So far, this week has been an imperfect mixture of good and bad news on the COVID front: we’ve got two promising vaccines on the horizon and two major holidays before either reaches the general public. All of these events have the potential to drastically alter the narrative.
Now, there really isn’t a way to force Americans to adhere to social distancing mandates established by health officials, and the country is more than overwhelmed by grim data and political wish casting.
The only reality more anxiety-inducing than our oppressive news cycle is another round of stay-at-home orders. As of the time of this writing, the Biden administration has not expressed interest in a national lockdown but there are measures we can take to keep this outcome at bay.
This week, Dr. Anthony Fauci, MD, the director of the National Institute of Allergy and Infectious Diseases (NIAID), spoke candidly to CNN about the prospects of commercial restrictions in the US.
Coronavirus outbreaks have been appearing disproportionately across the country. In response, Los Angeles mayor Eric Garcetti recently implemented a “Safer at Home Order,” that prohibits dining out and in-person learning while allowing some retail establishments to remain open so long as they maintain a capacity limit below 20% and close before 10 p.m.
“I have been in discussion with the health authorities in the state of California,” Fauci told CNN.”When you reach a certain critical point of the flexibility of hospital beds, and you see more cases of COVID coming in, you could have a real challenge—and maybe even a crisis—with regard to beds and personnel to take care of the people in those beds.”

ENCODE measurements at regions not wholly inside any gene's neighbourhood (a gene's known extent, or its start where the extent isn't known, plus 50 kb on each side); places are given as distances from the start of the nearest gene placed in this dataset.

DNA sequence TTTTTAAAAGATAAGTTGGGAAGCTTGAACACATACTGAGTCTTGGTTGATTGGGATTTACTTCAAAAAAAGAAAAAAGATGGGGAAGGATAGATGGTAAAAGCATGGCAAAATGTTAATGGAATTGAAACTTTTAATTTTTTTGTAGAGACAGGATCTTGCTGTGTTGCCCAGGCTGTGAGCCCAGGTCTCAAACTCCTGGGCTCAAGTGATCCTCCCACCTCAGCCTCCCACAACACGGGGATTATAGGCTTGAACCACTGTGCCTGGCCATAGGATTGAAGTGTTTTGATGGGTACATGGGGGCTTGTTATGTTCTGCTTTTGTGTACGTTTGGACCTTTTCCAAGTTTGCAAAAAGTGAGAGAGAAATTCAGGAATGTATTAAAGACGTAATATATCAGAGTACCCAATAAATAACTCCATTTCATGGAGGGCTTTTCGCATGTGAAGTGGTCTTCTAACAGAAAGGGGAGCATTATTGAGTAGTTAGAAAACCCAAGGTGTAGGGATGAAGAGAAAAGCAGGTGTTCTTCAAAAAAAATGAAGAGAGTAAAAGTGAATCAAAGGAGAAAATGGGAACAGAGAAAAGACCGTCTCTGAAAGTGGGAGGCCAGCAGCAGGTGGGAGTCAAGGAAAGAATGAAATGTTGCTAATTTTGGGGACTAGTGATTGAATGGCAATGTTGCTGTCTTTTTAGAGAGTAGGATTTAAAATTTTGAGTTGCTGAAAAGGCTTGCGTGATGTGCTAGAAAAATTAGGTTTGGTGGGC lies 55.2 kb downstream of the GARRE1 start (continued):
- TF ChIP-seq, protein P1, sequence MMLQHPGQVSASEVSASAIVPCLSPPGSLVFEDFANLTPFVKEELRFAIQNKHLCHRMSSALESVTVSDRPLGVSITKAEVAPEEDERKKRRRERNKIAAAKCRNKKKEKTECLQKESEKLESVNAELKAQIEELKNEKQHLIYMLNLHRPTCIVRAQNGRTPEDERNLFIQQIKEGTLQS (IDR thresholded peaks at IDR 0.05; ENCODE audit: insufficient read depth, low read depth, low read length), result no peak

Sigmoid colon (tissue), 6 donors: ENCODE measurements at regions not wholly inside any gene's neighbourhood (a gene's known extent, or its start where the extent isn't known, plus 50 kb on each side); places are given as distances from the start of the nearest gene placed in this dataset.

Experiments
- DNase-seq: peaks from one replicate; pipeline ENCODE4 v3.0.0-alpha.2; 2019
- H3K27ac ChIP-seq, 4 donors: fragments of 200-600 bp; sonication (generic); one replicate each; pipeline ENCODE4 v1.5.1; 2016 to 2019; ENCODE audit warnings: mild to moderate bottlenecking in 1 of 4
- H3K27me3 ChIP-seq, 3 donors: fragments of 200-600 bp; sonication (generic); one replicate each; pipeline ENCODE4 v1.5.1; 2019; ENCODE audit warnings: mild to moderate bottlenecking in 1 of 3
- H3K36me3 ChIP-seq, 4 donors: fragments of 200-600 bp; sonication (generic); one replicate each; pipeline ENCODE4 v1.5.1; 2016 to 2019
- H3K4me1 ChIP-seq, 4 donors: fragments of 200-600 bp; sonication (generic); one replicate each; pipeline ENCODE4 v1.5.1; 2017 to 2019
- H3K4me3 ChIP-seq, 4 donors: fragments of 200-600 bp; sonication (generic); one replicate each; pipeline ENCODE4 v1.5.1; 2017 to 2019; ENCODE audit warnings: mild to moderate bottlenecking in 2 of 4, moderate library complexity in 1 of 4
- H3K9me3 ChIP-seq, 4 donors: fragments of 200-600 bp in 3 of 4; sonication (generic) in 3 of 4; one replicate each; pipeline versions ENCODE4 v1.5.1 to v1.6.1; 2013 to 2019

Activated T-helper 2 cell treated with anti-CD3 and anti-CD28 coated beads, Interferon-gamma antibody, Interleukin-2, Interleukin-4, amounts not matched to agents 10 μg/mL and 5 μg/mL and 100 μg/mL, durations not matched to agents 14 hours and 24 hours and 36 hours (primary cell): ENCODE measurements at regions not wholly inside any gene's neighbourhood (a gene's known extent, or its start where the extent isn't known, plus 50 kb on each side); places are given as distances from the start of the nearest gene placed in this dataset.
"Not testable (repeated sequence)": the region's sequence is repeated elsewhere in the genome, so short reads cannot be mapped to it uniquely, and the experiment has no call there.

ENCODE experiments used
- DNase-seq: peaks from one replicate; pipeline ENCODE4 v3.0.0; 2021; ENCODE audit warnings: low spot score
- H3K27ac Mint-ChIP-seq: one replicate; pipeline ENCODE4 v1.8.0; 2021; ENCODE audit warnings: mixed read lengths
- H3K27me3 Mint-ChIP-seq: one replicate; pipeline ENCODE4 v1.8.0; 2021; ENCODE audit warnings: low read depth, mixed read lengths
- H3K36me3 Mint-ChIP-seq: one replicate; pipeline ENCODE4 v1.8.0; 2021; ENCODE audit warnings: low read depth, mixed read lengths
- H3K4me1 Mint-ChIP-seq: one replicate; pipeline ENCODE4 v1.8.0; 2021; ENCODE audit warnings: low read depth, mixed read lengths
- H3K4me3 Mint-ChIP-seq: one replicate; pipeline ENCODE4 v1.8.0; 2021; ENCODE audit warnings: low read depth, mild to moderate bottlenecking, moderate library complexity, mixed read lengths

Experts are looking to mistakes made during the Thanksgiving holiday to draft more effective interventions ahead of Christmas, even as more relevant statistics are still coming in.
“The blip from Thanksgiving isn’t even here yet,” Fauci continued. “So we’re getting those staggering numbers of new cases and hospitalizations before we even feel the full brunt of the Thanksgiving holiday,”
The US just recorded its highest number of Covid-19 deaths in a week, and hospitalizations are increasing rapidly.
Some experts contend that in-person holiday celebrations should have a limit of 10 people at the most, but Fauci believes this number is too high.
“It’s not only the number,” he continued. “It’s the people who might be coming in from out of town. You want to make sure you don’t have people who just got off a plane or a train. That’s even riskier than the absolute number. You get indoors, you take your mask off because you’re eating and drinking, and you don’t realize that there may be somebody that you know, that you love, who is perfectly well with no symptoms, and yet, they got infected [unknowingly].”
In addition to keeping holiday parties as small as possible, the infectious disease expert recommends avoiding planes, bars, and restaurants while surges are still ravaging the US.
If you have to drive passengers, remember to keep all the windows down, and to avoid turning on your heater and central air.